Reflection Toolkit

Simple reflective activity

Outline of a simple reflective activity that can be used at the end of lectures/tutorials to ensure engagement with the material but only takes 5 minutes.

Reflective activities can take many forms and can take as much or as little time as you want them to. An example simple reflective activity is described below.  To gain further inspiration, review ‘Reflection for self-awareness’ in the Reflectors’ Toolkit for a range of reflective activities or questions you can ask.

Reflection for self-awareness (within the Reflectors’ Toolkit)


The activity

Outlined below is an easy reflective activity to do as tutor/lecturer that ensures students engage with material from the tutorial/workshop/lecture. It requires the last 5 minutes of the class/lecture/workshop and it will give students protected time for reflection.


  • Decide whether students should do the activity in writing, in pairs, or just think about the questions.  It can be helpful to choose just one, and then potentially after a different lecture/tutorial choose another.
  • Ask them to answer:
    • What are their main learning points from the lecture?
      • How can they use this learning?
      • What excites them about the learning?
      • What does that make them want to go and learn more about?
    • What was unclear or the hardest to understand?
      • Why was it unclear or why was it challenging to understand?
      • What can they do to increase their understanding?
    • If they had to come up with one question to ask about the material, what would it be?
      • How can they find the answer?
  • Be around for any questions that students may have
  • Set a timer (3-5 minutes, or as long as you want) and do not finish the lecture before that time is used up – this avoids students leaving early.


The first time you run the activity you will likely require a few more minutes to set it up. On the first occasion:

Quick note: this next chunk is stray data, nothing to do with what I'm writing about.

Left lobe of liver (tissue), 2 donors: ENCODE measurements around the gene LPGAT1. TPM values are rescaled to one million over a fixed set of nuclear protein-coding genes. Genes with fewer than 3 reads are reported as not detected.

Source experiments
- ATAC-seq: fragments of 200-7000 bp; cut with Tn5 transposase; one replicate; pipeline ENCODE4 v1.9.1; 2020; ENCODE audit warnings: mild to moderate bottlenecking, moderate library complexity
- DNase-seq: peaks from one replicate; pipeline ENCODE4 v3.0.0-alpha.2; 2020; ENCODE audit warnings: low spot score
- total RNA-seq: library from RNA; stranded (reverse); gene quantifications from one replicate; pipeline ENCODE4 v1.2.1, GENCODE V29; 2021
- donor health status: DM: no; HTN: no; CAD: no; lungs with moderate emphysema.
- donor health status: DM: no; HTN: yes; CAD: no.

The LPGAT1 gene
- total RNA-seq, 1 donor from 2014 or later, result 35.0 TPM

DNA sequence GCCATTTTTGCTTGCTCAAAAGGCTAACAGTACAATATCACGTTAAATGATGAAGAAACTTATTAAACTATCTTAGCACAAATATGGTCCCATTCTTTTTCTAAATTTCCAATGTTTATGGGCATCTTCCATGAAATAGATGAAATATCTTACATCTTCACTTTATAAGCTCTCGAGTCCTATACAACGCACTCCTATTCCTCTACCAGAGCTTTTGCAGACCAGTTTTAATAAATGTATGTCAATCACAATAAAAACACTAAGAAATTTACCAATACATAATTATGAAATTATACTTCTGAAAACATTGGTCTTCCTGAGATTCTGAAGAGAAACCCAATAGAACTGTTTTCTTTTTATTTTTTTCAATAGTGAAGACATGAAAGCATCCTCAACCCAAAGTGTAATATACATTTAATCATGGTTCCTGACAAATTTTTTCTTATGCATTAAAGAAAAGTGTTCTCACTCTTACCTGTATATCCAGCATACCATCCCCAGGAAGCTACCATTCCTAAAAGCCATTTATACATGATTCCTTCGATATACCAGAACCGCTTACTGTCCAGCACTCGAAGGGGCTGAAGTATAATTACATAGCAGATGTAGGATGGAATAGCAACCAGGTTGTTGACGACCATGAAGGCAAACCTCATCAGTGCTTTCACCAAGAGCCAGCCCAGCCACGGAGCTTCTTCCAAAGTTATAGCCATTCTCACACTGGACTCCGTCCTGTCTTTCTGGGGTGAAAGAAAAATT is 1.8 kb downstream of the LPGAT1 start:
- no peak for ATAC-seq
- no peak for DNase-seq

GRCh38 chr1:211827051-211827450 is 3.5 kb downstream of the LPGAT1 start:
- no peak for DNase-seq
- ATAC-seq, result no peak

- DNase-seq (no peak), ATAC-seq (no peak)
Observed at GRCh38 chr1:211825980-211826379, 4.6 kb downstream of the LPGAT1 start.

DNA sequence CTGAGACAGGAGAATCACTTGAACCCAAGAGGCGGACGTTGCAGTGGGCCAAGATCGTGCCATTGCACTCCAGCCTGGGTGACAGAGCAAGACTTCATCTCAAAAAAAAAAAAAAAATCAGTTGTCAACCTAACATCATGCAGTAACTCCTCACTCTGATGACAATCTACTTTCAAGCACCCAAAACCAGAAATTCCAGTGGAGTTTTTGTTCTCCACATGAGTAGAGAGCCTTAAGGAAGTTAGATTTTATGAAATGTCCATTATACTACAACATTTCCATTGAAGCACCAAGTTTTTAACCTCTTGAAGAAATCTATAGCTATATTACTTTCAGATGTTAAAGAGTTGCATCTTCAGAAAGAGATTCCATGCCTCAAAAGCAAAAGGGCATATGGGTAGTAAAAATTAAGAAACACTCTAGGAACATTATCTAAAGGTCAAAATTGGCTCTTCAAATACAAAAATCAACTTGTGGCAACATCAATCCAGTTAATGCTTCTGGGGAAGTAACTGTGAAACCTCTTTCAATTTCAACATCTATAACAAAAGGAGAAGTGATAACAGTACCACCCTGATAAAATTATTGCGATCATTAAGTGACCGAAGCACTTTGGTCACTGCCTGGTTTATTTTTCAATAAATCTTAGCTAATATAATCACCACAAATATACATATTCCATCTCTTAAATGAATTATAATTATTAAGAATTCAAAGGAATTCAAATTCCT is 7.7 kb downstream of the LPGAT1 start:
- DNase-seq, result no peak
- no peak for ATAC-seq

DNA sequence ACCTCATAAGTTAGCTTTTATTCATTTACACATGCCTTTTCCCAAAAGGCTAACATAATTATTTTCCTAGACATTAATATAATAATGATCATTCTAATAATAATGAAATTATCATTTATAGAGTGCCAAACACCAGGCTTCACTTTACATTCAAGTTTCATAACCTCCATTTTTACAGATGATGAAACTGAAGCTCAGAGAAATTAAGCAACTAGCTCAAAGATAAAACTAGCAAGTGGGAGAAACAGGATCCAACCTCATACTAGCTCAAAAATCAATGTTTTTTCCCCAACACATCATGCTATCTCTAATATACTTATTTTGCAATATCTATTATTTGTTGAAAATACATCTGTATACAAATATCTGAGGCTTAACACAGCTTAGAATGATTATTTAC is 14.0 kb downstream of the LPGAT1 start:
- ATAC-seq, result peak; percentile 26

• Introduce the students to why you are doing the activity by talking to them about the values that come from engaging with it properly:

    • they get to revisit their learning from the lecture and restructure it in their own words (or writing) – revisiting learning makes it stronger
    • they get to identify areas that were not clear to them and/or why it was challenging to understand, as well as a chance to identify strategies for making it clearer
    • they get to ask a question either to clarify their understanding or to challenge the ideas presented in the lecture/workshop/tutorial – the first helps better learning, and the latter may help develop critical thinking
  • The last consideration is to be sure you set up the boundaries and expectation of the activity. This is still a part of the learning experience and you expect people to be engaged.


If this activity is done in tutorial/workshop groups or in a smaller lecture, it can be valuable to make students write down their answers and hand them in (anonymised) to you. This will give you an excellent feedback mechanism for your own teaching and where your students’ understanding is at. In the next tutorial/lecture/workshop, address the most common confusions or answer some of the most interesting questions.



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